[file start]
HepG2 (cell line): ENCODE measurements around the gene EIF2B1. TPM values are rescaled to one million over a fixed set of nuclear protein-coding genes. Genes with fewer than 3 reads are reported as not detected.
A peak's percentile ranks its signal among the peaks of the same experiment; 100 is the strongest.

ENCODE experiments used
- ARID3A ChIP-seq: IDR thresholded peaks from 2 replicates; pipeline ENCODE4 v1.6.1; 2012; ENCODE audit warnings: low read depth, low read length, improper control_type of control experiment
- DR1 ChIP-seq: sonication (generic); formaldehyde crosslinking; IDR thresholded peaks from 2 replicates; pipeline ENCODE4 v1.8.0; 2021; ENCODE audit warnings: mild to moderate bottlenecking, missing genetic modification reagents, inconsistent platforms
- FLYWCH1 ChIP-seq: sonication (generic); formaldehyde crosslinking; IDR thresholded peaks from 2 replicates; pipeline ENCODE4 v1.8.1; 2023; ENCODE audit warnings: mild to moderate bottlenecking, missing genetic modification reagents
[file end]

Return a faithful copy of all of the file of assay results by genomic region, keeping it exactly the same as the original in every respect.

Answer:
HepG2 (cell line): ENCODE measurements around the gene EIF2B1. TPM values are rescaled to one million over a fixed set of nuclear protein-coding genes. Genes with fewer than 3 reads are reported as not detected.
A peak's percentile ranks its signal among the peaks of the same experiment; 100 is the strongest.

ENCODE experiments used
- ARID3A ChIP-seq: IDR thresholded peaks from 2 replicates; pipeline ENCODE4 v1.6.1; 2012; ENCODE audit warnings: low read depth, low read length, improper control_type of control experiment
- DR1 ChIP-seq: sonication (generic); formaldehyde crosslinking; IDR thresholded peaks from 2 replicates; pipeline ENCODE4 v1.8.0; 2021; ENCODE audit warnings: mild to moderate bottlenecking, missing genetic modification reagents, inconsistent platforms
- FLYWCH1 ChIP-seq: sonication (generic); formaldehyde crosslinking; IDR thresholded peaks from 2 replicates; pipeline ENCODE4 v1.8.1; 2023; ENCODE audit warnings: mild to moderate bottlenecking, missing genetic modification reagents